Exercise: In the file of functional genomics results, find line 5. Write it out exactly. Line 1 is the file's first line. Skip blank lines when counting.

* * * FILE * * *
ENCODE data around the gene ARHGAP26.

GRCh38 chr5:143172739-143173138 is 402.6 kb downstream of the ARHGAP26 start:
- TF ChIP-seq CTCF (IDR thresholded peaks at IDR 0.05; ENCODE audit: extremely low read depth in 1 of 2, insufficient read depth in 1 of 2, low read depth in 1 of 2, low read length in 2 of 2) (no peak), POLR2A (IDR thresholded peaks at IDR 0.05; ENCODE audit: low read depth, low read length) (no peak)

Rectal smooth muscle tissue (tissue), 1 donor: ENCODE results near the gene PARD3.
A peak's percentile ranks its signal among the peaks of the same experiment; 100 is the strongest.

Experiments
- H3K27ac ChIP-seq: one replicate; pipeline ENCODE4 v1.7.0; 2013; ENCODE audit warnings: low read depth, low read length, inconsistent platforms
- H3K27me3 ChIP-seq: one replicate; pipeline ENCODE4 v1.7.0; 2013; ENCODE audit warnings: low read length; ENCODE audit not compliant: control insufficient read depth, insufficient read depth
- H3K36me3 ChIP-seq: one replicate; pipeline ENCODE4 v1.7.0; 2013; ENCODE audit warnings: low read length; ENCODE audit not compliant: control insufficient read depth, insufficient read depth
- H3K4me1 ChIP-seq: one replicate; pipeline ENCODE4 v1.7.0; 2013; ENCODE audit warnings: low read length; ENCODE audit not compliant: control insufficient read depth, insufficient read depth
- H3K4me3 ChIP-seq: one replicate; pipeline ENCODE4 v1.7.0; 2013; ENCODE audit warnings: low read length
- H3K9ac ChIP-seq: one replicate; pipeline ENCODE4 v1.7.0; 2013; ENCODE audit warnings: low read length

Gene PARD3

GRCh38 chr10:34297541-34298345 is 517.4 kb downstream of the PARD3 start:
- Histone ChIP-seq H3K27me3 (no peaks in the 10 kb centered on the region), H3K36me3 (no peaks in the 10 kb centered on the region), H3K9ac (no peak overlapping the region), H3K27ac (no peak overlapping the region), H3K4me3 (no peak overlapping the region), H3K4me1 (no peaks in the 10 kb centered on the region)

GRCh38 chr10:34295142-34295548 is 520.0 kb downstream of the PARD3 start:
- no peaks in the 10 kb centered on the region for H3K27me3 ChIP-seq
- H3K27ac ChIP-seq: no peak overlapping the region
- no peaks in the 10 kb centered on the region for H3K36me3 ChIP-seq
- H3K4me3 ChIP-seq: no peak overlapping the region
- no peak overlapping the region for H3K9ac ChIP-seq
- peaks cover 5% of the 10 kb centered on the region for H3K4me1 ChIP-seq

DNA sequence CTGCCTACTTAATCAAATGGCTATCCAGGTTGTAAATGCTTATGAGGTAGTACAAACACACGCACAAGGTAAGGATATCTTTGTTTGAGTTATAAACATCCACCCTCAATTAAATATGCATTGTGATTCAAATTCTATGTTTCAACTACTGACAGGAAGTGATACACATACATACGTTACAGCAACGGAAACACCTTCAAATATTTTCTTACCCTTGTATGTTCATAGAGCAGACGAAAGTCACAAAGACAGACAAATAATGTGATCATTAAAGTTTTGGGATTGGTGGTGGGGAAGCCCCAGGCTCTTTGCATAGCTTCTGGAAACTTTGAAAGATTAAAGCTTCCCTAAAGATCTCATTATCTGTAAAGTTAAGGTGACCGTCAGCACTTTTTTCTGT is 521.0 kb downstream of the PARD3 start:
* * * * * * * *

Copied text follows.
A peak's percentile ranks its signal among the peaks of the same experiment; 100 is the strongest.